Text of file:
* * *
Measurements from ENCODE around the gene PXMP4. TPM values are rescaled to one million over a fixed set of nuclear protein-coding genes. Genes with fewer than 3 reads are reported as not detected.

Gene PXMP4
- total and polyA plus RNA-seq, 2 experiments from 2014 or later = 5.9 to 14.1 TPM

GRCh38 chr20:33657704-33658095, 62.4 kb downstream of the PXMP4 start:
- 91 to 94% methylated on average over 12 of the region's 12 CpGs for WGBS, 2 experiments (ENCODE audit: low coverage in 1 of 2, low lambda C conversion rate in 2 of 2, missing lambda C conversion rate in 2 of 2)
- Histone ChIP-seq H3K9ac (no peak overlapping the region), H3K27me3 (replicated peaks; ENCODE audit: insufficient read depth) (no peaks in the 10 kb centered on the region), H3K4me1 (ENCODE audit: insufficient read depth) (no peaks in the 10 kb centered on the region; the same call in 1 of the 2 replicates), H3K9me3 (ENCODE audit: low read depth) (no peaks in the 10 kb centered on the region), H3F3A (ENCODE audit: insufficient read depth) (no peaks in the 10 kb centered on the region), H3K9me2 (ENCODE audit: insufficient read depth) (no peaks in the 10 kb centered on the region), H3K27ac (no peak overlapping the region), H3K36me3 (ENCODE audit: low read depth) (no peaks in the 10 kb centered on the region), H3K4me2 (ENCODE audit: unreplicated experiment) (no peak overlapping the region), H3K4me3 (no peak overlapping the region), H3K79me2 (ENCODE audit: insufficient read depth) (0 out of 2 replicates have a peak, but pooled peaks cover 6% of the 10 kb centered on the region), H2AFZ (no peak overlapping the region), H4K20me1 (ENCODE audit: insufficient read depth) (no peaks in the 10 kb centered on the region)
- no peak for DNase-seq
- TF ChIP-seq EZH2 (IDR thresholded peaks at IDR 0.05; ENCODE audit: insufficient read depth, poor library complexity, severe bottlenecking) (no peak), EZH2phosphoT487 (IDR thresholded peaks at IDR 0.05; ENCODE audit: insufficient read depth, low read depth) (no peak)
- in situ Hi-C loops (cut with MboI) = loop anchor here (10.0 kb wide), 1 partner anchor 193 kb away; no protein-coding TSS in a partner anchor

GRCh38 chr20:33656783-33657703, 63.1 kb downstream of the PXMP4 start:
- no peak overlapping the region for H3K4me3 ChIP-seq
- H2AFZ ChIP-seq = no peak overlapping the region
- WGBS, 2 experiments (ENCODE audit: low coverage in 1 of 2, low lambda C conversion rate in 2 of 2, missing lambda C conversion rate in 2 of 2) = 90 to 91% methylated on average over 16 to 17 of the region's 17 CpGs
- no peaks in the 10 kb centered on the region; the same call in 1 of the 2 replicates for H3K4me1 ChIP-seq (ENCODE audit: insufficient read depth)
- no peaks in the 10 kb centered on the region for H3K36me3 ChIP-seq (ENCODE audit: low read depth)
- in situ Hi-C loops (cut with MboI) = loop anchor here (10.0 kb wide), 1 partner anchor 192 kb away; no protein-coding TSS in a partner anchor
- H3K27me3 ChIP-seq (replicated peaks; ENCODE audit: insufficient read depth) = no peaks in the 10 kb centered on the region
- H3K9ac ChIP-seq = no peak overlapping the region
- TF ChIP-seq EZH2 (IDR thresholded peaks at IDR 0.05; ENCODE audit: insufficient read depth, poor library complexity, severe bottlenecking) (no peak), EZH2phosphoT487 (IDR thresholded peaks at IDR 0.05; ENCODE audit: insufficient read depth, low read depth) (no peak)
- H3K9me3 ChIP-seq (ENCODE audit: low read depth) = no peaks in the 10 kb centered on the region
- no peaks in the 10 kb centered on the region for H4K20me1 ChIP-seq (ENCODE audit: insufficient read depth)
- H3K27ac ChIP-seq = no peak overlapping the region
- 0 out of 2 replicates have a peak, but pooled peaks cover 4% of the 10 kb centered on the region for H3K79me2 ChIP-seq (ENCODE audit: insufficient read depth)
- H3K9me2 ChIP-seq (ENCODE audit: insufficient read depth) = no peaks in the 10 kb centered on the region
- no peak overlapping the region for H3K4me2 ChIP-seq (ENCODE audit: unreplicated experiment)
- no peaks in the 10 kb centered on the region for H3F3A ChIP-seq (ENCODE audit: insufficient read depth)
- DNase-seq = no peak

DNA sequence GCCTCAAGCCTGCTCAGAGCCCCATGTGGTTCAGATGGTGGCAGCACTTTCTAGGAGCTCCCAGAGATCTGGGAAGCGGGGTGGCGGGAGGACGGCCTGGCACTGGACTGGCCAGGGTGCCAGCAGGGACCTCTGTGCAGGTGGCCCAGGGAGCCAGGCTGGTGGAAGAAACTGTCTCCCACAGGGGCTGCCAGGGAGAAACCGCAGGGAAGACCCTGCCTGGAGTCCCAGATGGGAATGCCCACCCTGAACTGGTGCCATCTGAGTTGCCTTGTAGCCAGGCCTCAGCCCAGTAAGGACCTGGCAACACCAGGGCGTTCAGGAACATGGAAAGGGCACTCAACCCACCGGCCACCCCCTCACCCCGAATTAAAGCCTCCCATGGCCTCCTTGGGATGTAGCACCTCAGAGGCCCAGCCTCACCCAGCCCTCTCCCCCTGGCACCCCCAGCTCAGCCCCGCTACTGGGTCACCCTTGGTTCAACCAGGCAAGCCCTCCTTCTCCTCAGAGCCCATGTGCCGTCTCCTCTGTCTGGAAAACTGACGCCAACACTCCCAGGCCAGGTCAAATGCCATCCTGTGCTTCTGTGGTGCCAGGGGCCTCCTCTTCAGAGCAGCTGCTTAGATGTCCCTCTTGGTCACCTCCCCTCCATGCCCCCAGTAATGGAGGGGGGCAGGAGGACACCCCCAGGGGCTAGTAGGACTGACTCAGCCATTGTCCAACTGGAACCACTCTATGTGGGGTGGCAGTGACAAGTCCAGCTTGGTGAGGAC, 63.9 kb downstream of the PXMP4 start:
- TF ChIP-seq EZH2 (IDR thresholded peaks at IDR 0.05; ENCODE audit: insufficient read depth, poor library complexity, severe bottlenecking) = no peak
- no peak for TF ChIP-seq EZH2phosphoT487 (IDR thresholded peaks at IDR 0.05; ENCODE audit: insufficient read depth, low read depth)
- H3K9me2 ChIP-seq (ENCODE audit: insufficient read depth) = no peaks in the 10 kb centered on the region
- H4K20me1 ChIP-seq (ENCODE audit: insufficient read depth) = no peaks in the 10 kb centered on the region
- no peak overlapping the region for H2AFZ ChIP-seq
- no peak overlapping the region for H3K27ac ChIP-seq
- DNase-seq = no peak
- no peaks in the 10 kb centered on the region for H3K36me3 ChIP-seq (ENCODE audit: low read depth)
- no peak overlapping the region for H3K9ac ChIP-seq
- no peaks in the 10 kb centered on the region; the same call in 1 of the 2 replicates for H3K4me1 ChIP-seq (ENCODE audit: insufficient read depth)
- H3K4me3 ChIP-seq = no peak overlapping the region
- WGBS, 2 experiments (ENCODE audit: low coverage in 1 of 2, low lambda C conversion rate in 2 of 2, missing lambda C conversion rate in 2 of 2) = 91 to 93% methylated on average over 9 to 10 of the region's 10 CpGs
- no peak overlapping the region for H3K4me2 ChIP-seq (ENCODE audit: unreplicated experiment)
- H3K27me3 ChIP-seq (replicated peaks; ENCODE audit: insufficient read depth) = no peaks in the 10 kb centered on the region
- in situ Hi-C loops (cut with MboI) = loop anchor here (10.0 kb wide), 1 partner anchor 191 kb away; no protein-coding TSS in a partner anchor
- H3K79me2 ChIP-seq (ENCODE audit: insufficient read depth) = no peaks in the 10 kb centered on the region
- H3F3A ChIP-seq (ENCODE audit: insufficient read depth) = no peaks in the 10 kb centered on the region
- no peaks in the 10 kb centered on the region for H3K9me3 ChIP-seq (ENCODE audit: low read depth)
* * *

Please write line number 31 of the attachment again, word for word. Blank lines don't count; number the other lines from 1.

- H3K9me2 ChIP-seq (ENCODE audit: insufficient read depth) = no peaks in the 10 kb centered on the region